The LIME Sea Swim had it all – perfect conditions, enthusiastic swimmers, great rivalries with a close finish, flawless organisation, local heroes returned from abroad. There was even a bride and bridegroom.
The Cayman Islands Amateur Swimming Association volunteers and other safety support crews teamwork pulled together another safe, smooth event that saw 109 competitors, ages 7 to nearly 70, from Governor’s Beach to Public Beach on 13 April.
Everyone finished OK, including the final youngster, Ben Stainrod, who was nine minutes before the standard 40-minute safety cut off time.
Lara and Geoffrey Butler and Matthew Courtis, back from school in the UK, provided challenges and drama to their old colleagues.
Unfortunately, all those swimming didn’t get to see the exciting, close finish.
A three-way race for most of the half mile, between Alex McCallum, Geoff Butler and Matthew Courtis, saw a furious sprint to the finish.
Courtis is recovering from a knee injury, preventing him from bringing in enough kick on the final approach.
Butler and McCallum were full steam, stroke for stroke to a fingertip finish, which stretched the finish judge.
Andrew Smilley was the first non-teenager, while Danielle Boothe was the first female.
Coral Tomascik and Lara Butler produced more excitement until Tomascik managed to just out reach Butler.
Increased participation of the younger set also showed strong performances. There were 35 youngsters age 12 and under, due in part to the recent Camana Bay Aquatic Club build up series.
Stephanie Royston’s developing prowess has father Adrien back swimming, rather than working the event, while he can still finish before her.
“It won’t be long now, she’s getting pretty quick,” he said.
Usual high spirits were evident after the race, but Larry Walters seemed especially happy. Earlier in the day, he and the lovely Debra Illes exchanged vows on the beach, in the very spot they had met.
A cheeky announcer shared it with the crowd, creating a cloud of well wishes.
LIME representative Danny Tathum handed out awards to the first three finishers in each age group. Cheers rose when hardworking Danielle Boothe won the random prize of an iPhone 5.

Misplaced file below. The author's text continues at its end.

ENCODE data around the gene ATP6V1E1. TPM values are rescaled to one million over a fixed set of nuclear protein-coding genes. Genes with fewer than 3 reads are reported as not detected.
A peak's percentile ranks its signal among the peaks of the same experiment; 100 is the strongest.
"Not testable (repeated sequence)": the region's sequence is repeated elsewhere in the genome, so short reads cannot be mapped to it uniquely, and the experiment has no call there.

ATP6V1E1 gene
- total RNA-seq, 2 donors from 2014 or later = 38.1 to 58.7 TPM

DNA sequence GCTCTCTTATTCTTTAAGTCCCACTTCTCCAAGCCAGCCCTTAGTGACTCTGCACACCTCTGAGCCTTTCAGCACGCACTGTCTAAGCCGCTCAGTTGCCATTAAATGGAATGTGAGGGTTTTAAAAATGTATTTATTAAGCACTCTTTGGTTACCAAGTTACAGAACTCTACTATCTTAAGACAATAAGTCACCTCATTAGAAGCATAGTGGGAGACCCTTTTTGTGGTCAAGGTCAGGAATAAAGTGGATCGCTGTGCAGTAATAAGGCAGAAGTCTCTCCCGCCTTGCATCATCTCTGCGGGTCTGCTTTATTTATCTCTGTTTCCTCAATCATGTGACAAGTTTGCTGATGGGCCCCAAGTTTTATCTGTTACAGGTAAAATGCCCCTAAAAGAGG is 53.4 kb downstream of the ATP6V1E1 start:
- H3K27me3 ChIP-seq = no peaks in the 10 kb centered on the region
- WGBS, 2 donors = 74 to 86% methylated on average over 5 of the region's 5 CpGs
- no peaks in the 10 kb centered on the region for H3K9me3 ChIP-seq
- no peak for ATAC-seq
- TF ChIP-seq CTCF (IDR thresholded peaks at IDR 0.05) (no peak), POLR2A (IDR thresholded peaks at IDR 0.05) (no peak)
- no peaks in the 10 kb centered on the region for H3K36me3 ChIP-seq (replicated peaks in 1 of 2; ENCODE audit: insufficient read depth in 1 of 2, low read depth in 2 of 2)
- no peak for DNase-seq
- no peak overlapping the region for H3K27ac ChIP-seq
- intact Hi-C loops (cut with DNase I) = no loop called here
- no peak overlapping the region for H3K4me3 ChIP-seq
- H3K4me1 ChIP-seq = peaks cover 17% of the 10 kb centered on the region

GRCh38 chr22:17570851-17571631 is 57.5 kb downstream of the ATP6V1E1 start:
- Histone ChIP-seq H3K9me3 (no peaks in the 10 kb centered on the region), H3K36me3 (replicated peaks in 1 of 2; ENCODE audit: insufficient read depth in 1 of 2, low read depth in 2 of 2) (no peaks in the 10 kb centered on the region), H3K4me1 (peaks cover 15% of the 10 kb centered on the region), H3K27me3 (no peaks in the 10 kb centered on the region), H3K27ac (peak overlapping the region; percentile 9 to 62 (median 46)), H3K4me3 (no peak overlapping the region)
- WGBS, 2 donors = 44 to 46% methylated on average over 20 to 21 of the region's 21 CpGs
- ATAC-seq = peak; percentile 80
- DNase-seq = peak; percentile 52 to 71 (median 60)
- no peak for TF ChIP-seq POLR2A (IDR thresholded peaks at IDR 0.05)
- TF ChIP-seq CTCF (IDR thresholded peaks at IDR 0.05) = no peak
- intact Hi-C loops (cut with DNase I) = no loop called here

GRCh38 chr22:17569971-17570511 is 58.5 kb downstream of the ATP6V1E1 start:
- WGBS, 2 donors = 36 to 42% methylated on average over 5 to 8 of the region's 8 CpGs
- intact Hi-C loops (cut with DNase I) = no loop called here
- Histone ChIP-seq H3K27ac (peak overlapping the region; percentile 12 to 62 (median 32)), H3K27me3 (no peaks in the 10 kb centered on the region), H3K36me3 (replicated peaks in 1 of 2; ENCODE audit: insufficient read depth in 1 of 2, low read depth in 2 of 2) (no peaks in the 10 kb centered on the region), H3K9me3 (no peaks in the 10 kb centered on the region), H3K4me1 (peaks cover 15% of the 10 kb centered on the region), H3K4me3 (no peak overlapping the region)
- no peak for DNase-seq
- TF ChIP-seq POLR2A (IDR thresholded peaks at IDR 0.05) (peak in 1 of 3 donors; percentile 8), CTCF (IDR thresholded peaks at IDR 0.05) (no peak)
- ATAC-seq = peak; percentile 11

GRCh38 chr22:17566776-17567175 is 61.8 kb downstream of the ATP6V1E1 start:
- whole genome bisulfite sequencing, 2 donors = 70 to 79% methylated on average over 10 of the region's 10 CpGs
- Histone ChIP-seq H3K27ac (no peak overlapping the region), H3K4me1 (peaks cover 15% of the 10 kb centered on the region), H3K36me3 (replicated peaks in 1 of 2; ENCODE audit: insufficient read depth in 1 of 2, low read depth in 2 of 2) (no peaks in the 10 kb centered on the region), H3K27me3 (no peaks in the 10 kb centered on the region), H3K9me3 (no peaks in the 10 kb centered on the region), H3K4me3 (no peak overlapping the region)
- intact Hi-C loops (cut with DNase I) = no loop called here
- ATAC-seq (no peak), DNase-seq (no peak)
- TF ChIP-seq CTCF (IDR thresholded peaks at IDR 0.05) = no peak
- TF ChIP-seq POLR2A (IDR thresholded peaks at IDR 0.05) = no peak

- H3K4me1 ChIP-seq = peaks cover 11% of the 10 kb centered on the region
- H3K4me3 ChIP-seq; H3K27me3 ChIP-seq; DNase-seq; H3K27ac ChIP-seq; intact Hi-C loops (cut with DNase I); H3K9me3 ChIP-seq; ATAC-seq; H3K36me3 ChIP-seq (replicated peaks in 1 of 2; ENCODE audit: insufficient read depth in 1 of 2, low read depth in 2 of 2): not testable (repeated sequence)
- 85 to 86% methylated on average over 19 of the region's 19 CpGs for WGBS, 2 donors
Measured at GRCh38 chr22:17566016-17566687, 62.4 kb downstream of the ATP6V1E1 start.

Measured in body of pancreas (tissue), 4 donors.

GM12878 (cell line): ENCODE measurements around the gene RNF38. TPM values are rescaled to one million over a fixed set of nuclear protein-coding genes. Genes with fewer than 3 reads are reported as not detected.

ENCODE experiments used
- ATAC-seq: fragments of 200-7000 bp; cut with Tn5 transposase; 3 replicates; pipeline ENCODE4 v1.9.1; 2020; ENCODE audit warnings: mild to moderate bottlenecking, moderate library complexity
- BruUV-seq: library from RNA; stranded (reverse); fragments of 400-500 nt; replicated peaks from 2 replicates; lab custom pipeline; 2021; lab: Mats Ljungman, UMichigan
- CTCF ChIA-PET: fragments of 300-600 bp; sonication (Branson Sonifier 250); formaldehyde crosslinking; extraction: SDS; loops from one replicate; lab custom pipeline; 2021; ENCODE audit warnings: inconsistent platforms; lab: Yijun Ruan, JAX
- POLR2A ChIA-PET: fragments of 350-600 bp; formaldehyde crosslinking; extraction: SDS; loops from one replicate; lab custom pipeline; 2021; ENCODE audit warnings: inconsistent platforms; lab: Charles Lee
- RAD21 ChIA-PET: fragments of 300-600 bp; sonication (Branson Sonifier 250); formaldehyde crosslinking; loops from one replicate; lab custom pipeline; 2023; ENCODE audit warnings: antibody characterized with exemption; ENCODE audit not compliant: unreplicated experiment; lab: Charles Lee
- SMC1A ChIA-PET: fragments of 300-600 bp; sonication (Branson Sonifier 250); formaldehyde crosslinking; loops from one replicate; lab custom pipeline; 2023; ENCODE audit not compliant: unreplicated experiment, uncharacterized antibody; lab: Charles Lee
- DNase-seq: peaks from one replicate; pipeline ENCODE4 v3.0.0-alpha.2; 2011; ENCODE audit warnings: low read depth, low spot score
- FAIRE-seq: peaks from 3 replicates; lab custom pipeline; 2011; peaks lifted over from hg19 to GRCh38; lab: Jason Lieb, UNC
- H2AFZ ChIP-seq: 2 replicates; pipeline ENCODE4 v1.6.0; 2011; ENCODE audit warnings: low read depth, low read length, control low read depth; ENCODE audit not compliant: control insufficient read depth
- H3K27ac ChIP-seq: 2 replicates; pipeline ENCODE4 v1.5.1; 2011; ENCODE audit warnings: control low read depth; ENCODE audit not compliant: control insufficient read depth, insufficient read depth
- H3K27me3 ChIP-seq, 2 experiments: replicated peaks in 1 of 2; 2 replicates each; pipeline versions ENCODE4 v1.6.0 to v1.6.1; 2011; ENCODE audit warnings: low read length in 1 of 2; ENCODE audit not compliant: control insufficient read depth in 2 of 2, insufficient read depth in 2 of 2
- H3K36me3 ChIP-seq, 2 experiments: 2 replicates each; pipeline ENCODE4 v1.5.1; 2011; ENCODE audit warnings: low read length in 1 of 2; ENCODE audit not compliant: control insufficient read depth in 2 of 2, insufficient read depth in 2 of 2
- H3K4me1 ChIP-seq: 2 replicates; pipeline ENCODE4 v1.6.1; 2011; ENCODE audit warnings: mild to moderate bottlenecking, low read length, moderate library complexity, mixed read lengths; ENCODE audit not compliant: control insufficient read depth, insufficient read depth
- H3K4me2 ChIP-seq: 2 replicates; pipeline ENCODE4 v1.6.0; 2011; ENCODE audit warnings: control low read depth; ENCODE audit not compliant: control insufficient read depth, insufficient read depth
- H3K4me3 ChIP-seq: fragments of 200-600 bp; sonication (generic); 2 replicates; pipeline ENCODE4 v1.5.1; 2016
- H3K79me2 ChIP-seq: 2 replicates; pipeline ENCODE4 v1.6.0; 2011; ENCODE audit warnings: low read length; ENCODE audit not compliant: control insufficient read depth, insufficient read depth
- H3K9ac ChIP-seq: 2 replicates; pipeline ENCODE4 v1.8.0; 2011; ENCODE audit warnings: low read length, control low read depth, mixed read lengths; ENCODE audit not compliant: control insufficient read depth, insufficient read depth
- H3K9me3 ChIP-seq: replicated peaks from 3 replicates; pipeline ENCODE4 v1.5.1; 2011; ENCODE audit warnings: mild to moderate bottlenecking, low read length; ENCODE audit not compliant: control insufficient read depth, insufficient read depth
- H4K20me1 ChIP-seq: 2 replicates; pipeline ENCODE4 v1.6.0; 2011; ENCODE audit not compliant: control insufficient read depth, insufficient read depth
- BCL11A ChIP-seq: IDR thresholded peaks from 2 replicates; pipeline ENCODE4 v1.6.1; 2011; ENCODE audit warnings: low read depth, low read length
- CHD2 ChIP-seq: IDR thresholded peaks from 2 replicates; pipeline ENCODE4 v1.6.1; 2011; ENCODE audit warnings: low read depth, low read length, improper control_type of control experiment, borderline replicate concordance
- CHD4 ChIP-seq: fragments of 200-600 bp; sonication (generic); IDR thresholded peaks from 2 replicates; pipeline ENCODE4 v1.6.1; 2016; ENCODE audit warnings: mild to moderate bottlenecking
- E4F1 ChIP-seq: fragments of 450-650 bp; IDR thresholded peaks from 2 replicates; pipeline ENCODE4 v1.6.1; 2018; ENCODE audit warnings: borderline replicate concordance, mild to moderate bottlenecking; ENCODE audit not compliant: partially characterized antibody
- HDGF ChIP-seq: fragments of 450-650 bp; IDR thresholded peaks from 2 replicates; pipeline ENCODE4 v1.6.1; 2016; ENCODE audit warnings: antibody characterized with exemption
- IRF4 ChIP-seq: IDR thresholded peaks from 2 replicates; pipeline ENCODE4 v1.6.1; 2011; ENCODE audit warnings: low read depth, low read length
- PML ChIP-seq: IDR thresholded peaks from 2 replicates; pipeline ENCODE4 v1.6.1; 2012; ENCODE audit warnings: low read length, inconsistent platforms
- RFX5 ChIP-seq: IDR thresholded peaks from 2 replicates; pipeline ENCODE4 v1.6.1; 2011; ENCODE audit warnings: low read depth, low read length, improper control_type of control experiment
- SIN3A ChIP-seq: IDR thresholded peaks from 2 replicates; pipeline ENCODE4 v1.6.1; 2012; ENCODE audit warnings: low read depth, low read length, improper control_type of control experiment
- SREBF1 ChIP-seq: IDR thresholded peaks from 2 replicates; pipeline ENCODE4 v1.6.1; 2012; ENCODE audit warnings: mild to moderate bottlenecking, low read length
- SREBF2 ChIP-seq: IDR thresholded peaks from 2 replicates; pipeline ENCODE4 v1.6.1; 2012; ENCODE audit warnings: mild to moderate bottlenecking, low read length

Ben Titley, Great Britain Olympic coach and current head coach of Swim Canada’s Performance Centre in Toronto, said he enjoyed the event.
“This is a great opportunity for swimmers to participate in sea swimming in idyllic conditions,” he said. “It could prove the ideal venue for Swim Canada’s Open Water Camps – perfect all year round conditions in a safe and friendly environment.”
The healthy crowd was full of congratulations for the young athletes who recently returned from CARIFTA competition in Jamaica.
Many personal best times helped them earn 14 medals including two in a new 5K open water event.
The open water venue was several hours away in St. Anne and described by many as good. “But Cayman’s, especially here along Seven Mile Beach, are lots better,” declared an appreciative Katie Klein, one of the 5K competitors.
Next on the Open Water Calendar is the Butterfield 800m Swim on 25 May. Special Olympics Cayman Islands will again be hosting an open water training clinic.
There will be 36 Special Olympics athletes and coaches coming from the Caribbean, as well as Latin America and North America.
Special Olympics International wants to offer the opportunity to even more countries for Cayman’s user-friendly open water conditions and expertise, as part of its three-year plan to prepare swimmers for their next World Games in Los Angeles.
Online registration is already open for the Flowers Sea Swim on 15 June, with the usual limit of 800 swimmers.
The Flowers Group has added 5K and 10K races on Monday, 17 June, due to many requests by international swimmers for those standard competitive distances.